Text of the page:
Inside Look: How New Web Apps Get Data from Forms

In the last installment of Gearhead, we started to answer a reader's question: "How does a Web server application get data from a form?"

We got as far as discussing what goes on in an HTTP transaction, so this week we'll start to answer the question. (This is what irritates so many noncomputer-literate people - they ask you what they think is a simple question and when, two hours later, you've explained the first minute fragment, they get cranky. Rest assured, there's no way out of this social problem, and you'll just have to get used to the grief.)So, we talked about the browser sending the Web server a GET request. Let's look at that GET request again.

GET/stuff/mydoc.html HTTP/1.0

User-Agent: xxxxxx

Accept: image/gif, image/jpeg, */*

The actual request (GET/stuff/ mydoc.html) is in the HTTP header (in fact, there's nothing but a header in a GET request) and in this case, the objective is to retrieve a Web page. But when a form is involved, GET requests are more complex because they involve a back-end application. For example:

GET/cgi-bin/ Gearhead%20columns&hits=10 HTTP/1.0User-Agent: xxxxxxAccept: image/gif, image/jpeg, */*Here we're asking for the Perl application to be run, and we're also supplying the data to be sent to the program, that is the string "search=Gearhead%20columns".

Note the question mark - everything following it is called the query string and the query string is passed to the application (which is launched by the Web server) in an environment variable called QUERY_STRING. (Environment variables are memory-based text strings that most operating systems provide for interprocess communications.)Note that the "%20" is the way nonalphanumeric characters are encoded in URLs sent by Web browsers. The encoding is simply the ASCII hexadecimal value, and the encoding is done to allow special characters to be used to separate the parts of the URL. For example, space characters define the beginning and end of the URL that is the target of the GET request. Also, the ampersand separates arguments in the URL. Each argument has the structure: =.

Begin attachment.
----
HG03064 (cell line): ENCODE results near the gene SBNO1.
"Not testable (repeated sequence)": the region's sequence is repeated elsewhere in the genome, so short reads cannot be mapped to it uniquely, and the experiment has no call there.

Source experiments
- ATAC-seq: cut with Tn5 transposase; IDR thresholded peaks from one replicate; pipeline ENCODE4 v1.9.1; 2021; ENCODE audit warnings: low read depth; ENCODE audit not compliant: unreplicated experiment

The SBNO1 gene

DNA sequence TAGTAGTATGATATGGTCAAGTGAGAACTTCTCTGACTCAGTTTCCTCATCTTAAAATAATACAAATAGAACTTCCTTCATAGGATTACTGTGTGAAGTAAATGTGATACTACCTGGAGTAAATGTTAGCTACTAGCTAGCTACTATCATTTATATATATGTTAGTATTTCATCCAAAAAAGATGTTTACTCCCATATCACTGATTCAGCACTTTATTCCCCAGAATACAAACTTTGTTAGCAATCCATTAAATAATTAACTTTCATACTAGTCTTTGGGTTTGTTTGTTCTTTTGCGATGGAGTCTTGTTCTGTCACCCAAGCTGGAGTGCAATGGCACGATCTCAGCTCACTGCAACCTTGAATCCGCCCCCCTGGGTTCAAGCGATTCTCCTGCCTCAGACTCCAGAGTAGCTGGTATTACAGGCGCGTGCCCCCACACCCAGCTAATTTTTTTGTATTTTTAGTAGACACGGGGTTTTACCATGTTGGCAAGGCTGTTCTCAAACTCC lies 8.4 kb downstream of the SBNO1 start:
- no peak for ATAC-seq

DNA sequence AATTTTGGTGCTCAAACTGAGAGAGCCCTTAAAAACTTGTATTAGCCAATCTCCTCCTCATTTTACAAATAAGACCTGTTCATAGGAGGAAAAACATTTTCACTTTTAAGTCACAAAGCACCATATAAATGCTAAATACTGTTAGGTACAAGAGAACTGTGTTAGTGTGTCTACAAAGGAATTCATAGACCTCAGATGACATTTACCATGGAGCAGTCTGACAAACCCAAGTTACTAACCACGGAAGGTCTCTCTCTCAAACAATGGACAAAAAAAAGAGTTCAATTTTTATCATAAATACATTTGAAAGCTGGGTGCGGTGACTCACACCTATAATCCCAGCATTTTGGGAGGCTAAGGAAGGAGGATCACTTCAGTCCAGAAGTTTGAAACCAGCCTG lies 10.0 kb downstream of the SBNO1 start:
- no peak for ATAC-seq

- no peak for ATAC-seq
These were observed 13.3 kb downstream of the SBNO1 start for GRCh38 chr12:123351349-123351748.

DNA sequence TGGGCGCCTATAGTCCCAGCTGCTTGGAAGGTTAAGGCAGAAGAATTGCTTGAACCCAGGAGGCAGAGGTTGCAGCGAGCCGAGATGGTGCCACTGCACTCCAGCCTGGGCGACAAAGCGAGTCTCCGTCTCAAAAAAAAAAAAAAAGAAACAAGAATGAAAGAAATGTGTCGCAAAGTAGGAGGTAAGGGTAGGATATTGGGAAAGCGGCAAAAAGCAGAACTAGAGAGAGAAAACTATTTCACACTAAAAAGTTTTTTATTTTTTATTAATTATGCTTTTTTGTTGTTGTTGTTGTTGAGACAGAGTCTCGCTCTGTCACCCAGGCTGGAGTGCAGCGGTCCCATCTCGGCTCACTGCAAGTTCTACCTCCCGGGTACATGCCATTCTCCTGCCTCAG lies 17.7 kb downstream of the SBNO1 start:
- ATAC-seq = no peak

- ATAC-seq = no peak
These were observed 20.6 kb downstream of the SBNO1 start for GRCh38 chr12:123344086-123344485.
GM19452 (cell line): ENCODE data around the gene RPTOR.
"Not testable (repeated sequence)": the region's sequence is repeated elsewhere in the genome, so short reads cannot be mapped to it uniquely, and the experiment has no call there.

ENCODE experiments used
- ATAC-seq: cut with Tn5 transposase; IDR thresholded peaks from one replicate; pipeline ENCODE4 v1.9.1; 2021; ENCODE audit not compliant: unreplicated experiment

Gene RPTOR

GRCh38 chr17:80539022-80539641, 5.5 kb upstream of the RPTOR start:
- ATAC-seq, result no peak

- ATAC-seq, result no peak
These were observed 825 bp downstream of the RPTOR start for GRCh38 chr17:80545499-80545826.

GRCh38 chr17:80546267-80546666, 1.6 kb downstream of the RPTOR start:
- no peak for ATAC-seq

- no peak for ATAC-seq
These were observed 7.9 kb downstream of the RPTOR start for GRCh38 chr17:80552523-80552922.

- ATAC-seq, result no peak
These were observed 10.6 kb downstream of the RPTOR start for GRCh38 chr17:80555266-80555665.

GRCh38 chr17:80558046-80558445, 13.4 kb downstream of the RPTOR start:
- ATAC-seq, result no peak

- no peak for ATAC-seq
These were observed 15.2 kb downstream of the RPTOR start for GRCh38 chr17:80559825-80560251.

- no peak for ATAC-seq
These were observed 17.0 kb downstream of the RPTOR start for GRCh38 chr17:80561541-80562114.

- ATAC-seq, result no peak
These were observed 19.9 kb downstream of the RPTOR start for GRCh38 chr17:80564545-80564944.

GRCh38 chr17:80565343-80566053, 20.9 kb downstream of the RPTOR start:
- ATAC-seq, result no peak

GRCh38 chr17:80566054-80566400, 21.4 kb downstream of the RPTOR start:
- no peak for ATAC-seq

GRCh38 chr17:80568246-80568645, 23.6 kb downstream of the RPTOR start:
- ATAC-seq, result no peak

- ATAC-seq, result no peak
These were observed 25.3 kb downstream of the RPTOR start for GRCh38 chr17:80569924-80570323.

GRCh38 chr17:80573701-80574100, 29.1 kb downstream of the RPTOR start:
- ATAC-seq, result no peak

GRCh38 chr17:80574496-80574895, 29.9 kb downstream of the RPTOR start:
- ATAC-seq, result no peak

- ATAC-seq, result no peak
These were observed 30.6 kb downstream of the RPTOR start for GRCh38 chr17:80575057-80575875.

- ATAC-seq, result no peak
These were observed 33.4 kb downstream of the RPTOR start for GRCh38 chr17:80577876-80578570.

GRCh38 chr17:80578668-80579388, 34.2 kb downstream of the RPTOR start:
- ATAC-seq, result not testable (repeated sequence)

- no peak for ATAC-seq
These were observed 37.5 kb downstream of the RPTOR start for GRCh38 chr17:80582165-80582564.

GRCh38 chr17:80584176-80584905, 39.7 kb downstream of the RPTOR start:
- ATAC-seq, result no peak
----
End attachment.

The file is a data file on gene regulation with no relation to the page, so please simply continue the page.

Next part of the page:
If a form generated the request, each is the name of a field (defined by that field's NAME attribute).

Note that a form doesn't have to be the generator of the request - the same request could be made by an application that constructs the HTTP header, opens a TCP socket to a Web server's port (80 by default) and sends the request directly - but that's probably best left for another column.

Anyway, to generate the HTTP request above we could use the form:

Search term: Number of hits:

Now, in the QUERY_STRING environment variable is the whole query string in its raw, encoded form, i.e., "search=Gearhead%20columns&hits=10". This means that the program has to pick apart the various arguments and decode the encoded characters. Luckily, the tedious code to do this is available in libraries for most of the major languages, Perl included.

So, what's the downside of the GET method? The space put aside to hold the operating system's environment variables. Throw too many fields into your form or cram too much data in a field and your data gets truncated or something else goes wrong.

Is that all there is to it? Well, yes, at least as far as the GET method is concerned, but that's not all. There's also the POST method, which, needless to say, operates in quite a different manner and which we'll have the pleasure of disemboweling next week.

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